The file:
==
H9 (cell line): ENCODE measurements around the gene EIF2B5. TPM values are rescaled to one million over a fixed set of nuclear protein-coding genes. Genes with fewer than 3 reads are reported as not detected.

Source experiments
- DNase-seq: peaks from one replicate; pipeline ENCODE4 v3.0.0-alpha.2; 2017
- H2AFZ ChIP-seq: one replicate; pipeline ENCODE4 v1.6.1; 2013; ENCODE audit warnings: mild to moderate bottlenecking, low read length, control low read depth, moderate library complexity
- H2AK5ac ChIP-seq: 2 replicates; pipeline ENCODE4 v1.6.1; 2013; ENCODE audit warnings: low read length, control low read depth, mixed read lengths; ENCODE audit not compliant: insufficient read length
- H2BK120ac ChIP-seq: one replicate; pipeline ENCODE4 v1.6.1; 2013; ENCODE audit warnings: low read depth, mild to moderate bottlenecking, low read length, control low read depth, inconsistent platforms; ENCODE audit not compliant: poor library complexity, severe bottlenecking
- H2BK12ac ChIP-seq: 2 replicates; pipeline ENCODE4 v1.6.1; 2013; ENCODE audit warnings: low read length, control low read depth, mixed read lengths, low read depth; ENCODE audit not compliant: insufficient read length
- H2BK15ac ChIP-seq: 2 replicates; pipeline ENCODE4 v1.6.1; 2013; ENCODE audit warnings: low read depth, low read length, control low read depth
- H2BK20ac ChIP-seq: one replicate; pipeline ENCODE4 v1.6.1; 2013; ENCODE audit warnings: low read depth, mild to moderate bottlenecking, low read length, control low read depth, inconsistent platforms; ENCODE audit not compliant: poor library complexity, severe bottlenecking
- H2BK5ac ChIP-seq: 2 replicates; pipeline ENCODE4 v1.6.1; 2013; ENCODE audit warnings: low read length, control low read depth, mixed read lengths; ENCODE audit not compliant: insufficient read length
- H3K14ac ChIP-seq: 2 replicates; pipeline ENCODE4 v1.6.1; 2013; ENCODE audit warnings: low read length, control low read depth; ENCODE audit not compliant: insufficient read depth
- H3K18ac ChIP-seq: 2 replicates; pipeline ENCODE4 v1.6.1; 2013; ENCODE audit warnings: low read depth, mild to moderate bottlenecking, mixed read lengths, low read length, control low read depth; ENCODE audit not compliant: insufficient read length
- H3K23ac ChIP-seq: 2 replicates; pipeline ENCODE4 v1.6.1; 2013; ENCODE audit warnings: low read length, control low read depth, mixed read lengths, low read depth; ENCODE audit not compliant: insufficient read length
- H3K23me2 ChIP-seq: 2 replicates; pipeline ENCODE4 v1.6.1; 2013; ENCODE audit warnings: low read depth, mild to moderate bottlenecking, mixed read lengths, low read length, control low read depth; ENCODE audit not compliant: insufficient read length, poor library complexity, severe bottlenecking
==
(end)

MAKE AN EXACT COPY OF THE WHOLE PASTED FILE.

H9 (cell line): ENCODE measurements around the gene EIF2B5. TPM values are rescaled to one million over a fixed set of nuclear protein-coding genes. Genes with fewer than 3 reads are reported as not detected.

Source experiments
- DNase-seq: peaks from one replicate; pipeline ENCODE4 v3.0.0-alpha.2; 2017
- H2AFZ ChIP-seq: one replicate; pipeline ENCODE4 v1.6.1; 2013; ENCODE audit warnings: mild to moderate bottlenecking, low read length, control low read depth, moderate library complexity
- H2AK5ac ChIP-seq: 2 replicates; pipeline ENCODE4 v1.6.1; 2013; ENCODE audit warnings: low read length, control low read depth, mixed read lengths; ENCODE audit not compliant: insufficient read length
- H2BK120ac ChIP-seq: one replicate; pipeline ENCODE4 v1.6.1; 2013; ENCODE audit warnings: low read depth, mild to moderate bottlenecking, low read length, control low read depth, inconsistent platforms; ENCODE audit not compliant: poor library complexity, severe bottlenecking
- H2BK12ac ChIP-seq: 2 replicates; pipeline ENCODE4 v1.6.1; 2013; ENCODE audit warnings: low read length, control low read depth, mixed read lengths, low read depth; ENCODE audit not compliant: insufficient read length
- H2BK15ac ChIP-seq: 2 replicates; pipeline ENCODE4 v1.6.1; 2013; ENCODE audit warnings: low read depth, low read length, control low read depth
- H2BK20ac ChIP-seq: one replicate; pipeline ENCODE4 v1.6.1; 2013; ENCODE audit warnings: low read depth, mild to moderate bottlenecking, low read length, control low read depth, inconsistent platforms; ENCODE audit not compliant: poor library complexity, severe bottlenecking
- H2BK5ac ChIP-seq: 2 replicates; pipeline ENCODE4 v1.6.1; 2013; ENCODE audit warnings: low read length, control low read depth, mixed read lengths; ENCODE audit not compliant: insufficient read length
- H3K14ac ChIP-seq: 2 replicates; pipeline ENCODE4 v1.6.1; 2013; ENCODE audit warnings: low read length, control low read depth; ENCODE audit not compliant: insufficient read depth
- H3K18ac ChIP-seq: 2 replicates; pipeline ENCODE4 v1.6.1; 2013; ENCODE audit warnings: low read depth, mild to moderate bottlenecking, mixed read lengths, low read length, control low read depth; ENCODE audit not compliant: insufficient read length
- H3K23ac ChIP-seq: 2 replicates; pipeline ENCODE4 v1.6.1; 2013; ENCODE audit warnings: low read length, control low read depth, mixed read lengths, low read depth; ENCODE audit not compliant: insufficient read length
- H3K23me2 ChIP-seq: 2 replicates; pipeline ENCODE4 v1.6.1; 2013; ENCODE audit warnings: low read depth, mild to moderate bottlenecking, mixed read lengths, low read length, control low read depth; ENCODE audit not compliant: insufficient read length, poor library complexity, severe bottlenecking